By Jennifer Henion
Triplicate staff writer
After Del Norte County Supervisor Jack Reese got what he wanted from the Smith River Rancheria last week, the Rancheria got what it wanted from the county board this week.
In a 3-0 vote by the board yesterday, the Rancheria was granted a variance to use a six-acre residential parcel for a large leach field to replace a currently failing sewage system at the Lucky Seven Casino.
"I guess I'm the bad boy here that held things up, but I did that for a reason," said Reese during the public hearing for the Rancheria.
The board, pared to only three members as two of the members declared conflicts of interest, was expected to make its decision on the variance last week.
But to even hear the issue, all three eligible supervisors ¬Ė Jack Reese, Martha McClure and Chuck Blackburn ¬Ė were required to be there to form the minimum quorum.
At that first meeting last week, Reese disappeared into the chamber hallways making the vote impossible without bringing one of the conflicted supervisors, David Finigan or Clyde Eller, back on the board.
Later that day, Reese said he left because he didn't feel the tribe had explained their project to him thoroughly. But they had explained the project to Blackburn and McClure.
Reese said he felt the tribe was trying to blindside him and he wanted to stop them by taking away his needed vote.
The hearing was rescheduled for yesterday.
After his demonstration of dissatisfaction, Reese and the tribe met Friday to address all of his questions and concerns.
"I want to publicly thank the Rancheria for talking with me. I feel in the future, the Smith River Rancheria is going to be a good partner with the county of Del Norte.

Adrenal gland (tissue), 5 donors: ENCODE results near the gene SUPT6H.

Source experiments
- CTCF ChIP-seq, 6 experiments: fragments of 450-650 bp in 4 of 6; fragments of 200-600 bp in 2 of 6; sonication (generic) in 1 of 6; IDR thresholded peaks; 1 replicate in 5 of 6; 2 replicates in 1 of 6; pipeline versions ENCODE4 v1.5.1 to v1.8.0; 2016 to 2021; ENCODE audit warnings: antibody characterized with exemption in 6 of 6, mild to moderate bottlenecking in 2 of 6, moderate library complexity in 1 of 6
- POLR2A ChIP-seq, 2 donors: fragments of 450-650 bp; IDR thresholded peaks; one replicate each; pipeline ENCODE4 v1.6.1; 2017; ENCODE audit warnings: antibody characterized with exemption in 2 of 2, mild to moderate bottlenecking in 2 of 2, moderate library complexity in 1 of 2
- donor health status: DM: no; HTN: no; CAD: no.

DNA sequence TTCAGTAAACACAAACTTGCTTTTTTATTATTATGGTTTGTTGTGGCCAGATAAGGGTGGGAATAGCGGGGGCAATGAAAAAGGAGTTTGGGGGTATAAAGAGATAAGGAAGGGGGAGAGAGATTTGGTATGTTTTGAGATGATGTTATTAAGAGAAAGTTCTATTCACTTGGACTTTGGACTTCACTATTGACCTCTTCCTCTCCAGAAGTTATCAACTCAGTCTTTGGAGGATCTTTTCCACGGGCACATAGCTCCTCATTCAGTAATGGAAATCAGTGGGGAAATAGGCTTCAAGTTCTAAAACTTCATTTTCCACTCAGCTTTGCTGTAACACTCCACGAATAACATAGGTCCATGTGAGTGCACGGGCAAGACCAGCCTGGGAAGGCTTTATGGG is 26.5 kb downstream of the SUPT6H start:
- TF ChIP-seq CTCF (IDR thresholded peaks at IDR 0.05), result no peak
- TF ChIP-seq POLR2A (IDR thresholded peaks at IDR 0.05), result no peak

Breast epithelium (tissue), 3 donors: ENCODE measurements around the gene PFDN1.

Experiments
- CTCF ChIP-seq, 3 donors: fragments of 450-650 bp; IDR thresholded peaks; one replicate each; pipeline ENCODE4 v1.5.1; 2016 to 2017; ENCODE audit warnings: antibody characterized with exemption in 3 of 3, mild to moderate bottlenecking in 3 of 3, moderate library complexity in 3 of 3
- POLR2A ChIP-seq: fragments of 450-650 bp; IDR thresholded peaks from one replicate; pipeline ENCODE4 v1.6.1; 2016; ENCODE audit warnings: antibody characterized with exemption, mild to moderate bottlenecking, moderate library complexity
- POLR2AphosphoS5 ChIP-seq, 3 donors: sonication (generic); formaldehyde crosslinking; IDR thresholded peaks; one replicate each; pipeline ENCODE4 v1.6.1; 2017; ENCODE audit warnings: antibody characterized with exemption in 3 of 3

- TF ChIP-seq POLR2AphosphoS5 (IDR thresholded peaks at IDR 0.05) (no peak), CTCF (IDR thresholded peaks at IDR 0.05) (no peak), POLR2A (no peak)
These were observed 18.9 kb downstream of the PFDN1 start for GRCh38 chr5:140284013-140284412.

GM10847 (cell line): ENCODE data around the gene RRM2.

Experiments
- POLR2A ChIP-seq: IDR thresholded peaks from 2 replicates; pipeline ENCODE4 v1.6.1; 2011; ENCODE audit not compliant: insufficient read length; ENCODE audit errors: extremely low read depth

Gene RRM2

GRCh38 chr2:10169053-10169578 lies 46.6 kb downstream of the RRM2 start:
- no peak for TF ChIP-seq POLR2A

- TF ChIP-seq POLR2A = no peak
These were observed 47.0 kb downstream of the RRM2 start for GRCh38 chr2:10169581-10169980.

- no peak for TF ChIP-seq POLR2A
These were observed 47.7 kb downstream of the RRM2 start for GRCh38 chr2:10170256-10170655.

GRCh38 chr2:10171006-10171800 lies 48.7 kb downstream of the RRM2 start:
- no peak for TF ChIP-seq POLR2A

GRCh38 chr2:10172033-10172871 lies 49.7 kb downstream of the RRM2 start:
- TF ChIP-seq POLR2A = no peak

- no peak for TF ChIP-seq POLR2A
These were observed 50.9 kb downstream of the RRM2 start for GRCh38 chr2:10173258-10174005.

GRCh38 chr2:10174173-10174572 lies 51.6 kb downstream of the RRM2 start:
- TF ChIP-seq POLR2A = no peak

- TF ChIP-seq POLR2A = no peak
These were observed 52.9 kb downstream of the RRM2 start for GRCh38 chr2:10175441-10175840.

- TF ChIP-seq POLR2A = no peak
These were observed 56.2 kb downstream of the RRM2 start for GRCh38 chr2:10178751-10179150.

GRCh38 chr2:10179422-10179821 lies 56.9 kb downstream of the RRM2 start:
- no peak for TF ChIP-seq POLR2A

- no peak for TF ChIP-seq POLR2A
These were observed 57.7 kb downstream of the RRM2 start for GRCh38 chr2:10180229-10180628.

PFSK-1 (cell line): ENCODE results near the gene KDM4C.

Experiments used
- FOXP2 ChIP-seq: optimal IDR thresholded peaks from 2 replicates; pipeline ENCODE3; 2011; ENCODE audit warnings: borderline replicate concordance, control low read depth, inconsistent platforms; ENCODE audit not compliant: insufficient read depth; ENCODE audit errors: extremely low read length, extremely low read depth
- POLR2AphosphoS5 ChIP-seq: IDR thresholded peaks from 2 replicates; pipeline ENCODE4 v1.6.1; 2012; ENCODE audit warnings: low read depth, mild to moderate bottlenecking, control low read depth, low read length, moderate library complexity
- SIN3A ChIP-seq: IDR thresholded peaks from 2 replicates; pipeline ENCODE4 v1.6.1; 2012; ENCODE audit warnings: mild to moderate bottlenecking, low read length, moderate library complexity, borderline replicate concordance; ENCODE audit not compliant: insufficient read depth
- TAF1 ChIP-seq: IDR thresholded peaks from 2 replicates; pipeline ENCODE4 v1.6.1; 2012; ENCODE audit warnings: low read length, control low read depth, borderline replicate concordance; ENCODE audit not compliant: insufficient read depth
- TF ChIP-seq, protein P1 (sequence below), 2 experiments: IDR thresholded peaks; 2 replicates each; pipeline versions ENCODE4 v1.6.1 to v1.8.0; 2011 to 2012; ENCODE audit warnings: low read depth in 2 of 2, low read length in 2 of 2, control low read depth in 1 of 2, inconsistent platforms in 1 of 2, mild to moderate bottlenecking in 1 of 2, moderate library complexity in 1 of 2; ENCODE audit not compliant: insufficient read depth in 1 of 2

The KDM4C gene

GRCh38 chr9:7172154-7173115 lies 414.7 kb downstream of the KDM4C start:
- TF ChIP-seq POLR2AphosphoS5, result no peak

"So I'm going to support this project," Reese said.
The Rancheria's project, located in Smith River just north of the casino, aroused fear in residents neighboring the parcel these last months.
About 10 residents living near the project said they didn't want a smelly, unsightly sewage facility that would drive down their property values.
Also in question was how the Rancheria would use the expanded system to serve new building projects such as a proposed hotel and laundry and a gas station.
Supervisor McClure, Rancheria officials and the professional engineering firm Winzler and Kelly presented evidence that the leach field would not smell, would not be visible under the grass and soil and that the parcel would never be used for anything but a leach field for several years to come.
Tribal Chair Kara Miller said she understood the residents' fears.
"If I lived next door, I would have been just as concerned and I would be sitting right where you're sitting today. But we will be a good neighbor," Miller said.
Rancheria officials personally thanked Reese after the hearing was over.